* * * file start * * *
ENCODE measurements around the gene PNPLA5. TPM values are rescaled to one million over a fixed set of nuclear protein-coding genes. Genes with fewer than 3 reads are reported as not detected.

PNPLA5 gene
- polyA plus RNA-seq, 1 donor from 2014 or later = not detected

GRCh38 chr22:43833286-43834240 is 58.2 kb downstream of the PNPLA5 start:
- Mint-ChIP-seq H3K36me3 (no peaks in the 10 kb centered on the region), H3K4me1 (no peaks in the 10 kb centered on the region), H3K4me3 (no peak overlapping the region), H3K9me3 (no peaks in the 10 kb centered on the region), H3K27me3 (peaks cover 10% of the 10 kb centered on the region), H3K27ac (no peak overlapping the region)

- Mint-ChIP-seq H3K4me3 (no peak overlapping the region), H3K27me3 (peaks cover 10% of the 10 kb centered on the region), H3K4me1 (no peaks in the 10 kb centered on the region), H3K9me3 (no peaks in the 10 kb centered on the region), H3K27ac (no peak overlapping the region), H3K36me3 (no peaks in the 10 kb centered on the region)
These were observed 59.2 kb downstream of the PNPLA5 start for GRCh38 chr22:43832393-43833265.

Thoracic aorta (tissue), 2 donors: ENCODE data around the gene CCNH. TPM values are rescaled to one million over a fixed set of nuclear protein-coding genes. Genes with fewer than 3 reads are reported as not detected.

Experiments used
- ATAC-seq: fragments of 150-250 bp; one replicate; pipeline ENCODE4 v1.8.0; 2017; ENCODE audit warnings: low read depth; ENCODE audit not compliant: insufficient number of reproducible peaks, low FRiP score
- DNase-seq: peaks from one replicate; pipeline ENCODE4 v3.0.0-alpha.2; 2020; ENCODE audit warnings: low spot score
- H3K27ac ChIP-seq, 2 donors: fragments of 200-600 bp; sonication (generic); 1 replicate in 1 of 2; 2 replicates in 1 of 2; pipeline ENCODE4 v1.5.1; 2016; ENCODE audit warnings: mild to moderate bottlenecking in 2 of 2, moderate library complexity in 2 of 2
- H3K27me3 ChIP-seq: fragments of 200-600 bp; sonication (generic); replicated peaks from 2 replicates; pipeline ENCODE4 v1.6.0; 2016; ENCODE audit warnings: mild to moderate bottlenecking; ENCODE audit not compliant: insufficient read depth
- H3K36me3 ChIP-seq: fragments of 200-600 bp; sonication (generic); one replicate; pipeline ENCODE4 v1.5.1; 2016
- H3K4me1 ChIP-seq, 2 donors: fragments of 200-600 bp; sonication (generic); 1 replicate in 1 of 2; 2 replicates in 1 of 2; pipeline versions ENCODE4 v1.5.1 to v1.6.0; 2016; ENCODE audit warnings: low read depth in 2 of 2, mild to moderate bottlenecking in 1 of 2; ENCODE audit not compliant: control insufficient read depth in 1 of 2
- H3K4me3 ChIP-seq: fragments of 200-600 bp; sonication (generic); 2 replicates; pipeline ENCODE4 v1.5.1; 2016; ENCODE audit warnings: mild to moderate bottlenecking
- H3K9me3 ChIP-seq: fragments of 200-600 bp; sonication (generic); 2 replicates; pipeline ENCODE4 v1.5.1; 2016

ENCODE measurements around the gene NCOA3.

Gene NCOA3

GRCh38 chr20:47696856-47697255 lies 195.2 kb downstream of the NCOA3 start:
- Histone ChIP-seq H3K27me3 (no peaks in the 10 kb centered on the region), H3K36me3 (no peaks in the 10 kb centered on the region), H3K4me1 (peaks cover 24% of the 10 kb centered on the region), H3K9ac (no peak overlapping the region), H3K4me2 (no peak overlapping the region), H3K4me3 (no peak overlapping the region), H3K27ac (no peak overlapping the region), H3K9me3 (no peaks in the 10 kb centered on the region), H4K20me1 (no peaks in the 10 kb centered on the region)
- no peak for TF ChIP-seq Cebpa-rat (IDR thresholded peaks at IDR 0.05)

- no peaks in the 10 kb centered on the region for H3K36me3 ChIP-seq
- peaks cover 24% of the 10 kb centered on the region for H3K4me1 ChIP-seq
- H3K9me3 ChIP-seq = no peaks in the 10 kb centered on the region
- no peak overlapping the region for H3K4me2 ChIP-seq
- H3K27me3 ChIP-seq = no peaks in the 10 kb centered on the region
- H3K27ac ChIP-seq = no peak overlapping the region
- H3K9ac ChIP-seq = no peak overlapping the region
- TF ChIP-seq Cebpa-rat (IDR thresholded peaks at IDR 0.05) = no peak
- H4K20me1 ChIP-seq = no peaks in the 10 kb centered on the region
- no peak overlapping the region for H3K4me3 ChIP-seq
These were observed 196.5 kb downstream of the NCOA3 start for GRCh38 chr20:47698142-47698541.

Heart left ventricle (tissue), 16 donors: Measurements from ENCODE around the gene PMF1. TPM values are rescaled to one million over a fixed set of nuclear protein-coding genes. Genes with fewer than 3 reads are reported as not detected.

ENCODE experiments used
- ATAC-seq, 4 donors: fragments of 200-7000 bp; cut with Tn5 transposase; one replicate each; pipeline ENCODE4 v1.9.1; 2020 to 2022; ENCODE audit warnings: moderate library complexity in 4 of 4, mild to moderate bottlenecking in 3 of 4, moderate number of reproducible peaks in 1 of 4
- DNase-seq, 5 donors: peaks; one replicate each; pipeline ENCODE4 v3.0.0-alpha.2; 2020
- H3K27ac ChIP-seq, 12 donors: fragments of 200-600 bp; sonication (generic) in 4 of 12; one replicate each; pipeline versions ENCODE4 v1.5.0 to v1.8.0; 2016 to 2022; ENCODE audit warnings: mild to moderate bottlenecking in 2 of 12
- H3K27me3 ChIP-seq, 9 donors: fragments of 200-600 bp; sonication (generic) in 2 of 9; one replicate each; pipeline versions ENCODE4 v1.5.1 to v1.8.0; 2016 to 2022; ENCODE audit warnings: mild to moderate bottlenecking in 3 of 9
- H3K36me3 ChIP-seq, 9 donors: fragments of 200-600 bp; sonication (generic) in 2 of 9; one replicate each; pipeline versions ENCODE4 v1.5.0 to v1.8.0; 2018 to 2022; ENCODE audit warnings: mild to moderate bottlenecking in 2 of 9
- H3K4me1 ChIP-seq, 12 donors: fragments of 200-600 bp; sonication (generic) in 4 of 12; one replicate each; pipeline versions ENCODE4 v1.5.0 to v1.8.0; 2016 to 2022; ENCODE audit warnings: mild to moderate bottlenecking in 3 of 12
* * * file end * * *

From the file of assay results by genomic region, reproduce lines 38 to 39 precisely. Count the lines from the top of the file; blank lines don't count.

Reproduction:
- H3K27ac ChIP-seq, 12 donors: fragments of 200-600 bp; sonication (generic) in 4 of 12; one replicate each; pipeline versions ENCODE4 v1.5.0 to v1.8.0; 2016 to 2022; ENCODE audit warnings: mild to moderate bottlenecking in 2 of 12
- H3K27me3 ChIP-seq, 9 donors: fragments of 200-600 bp; sonication (generic) in 2 of 9; one replicate each; pipeline versions ENCODE4 v1.5.1 to v1.8.0; 2016 to 2022; ENCODE audit warnings: mild to moderate bottlenecking in 3 of 9